The corpses always come with the spring.  Jon explains that the warming water causes the bodies to bloat and surface after a cold winter spent on the ocean floor.  This sounds approximately scientific.

Sparrows and starlings also hatch their young in the spring, and their nests are everywhere around the warehouse– this means soon the ground outside will be littered with dead hatchlings.  “The corpses and the birds come at the same time” says Jon, “It’s a real springtime phenomenon.”

He has a picture for you.

It might make a nice Valentine

When interviewing prospective employees Jon sometimes stands and walks to the window, where he points at the rocks below. Stroking his chin contemplatively, he remarks: “A corpse washed up right there, once.  A bloated corpse,” then falls silent and peers out over the water.  Potential hires should be prepared to ask the right questions.  For example: Was it a man or a woman?

If he answers “It was a woman.  The bloated corpse of a woman,” then, translated roughly, he means You’re hired, for now.

 


The Tempest

It was March of last year, a few days before Easter. The thing to remember about that night is that it was stormy everywhere. Hard rain was falling all over the city, “But in Red Hook,” says Jon, “it was apocalyptic.”  At 499 Van Brunt St. the winds cut down the pier at sixty miles an hour.  The clouds would drop eighteen inches of rain by the end of the night, and rising tides and the last of the winter thaw combined with the rainfall to turn the cobblestone streets into a greasy swamp.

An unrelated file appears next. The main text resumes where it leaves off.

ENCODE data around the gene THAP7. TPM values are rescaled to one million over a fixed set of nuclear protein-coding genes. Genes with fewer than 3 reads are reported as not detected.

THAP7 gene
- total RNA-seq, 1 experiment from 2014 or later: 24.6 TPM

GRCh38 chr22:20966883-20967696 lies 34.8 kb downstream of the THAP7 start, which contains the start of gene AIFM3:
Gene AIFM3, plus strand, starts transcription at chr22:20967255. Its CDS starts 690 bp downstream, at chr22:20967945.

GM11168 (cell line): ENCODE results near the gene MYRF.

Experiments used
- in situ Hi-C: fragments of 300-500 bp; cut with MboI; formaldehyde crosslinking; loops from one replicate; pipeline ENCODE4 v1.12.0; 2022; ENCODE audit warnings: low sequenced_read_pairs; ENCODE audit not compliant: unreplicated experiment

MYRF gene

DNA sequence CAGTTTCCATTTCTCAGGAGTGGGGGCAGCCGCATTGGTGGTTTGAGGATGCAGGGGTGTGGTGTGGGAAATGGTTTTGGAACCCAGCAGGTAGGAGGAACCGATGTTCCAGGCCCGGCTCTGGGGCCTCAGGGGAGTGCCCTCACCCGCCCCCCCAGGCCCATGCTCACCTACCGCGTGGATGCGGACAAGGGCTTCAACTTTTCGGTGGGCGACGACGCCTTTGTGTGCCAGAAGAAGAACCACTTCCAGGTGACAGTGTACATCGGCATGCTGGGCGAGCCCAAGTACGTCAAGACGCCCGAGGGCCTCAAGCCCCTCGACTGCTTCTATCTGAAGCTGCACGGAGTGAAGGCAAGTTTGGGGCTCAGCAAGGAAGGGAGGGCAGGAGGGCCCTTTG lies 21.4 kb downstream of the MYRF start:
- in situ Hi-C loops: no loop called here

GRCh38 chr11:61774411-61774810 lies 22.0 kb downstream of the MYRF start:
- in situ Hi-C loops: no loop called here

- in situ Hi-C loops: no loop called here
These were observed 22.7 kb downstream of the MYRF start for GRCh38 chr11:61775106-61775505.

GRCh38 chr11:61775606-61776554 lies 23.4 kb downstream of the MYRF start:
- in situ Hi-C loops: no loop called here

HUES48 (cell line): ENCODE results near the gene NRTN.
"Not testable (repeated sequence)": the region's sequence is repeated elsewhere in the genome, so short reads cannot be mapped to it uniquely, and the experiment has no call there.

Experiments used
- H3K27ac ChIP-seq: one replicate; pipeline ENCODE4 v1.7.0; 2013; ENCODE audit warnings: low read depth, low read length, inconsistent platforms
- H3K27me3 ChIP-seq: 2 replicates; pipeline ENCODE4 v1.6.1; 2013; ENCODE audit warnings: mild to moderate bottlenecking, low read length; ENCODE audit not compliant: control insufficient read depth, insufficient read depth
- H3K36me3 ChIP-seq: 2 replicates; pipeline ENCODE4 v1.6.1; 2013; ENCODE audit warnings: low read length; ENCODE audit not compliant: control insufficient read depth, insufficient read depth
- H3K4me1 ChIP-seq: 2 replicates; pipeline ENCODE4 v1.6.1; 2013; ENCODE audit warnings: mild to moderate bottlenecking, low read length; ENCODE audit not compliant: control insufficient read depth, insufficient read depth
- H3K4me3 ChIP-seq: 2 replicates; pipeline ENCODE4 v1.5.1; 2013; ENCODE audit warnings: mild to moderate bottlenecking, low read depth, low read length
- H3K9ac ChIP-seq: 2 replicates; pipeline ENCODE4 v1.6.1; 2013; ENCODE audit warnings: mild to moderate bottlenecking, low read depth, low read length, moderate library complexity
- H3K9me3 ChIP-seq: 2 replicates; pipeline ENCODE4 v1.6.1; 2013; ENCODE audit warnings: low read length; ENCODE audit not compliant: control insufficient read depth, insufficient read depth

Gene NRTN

Elsewhere in the world, a lot of bad things hadn’t happened yet.  Spills and Roni were in the studio, working on a spot for Rodarte. Twitching images of gaunt women draped in lattices of leather and string repeated themselves on the screens of the edit room as the untended fire went out.

It was maybe too late at night to be editing footage of a fashion collection inspired by Japanese horror films; it was time for Spills and Roni to go home.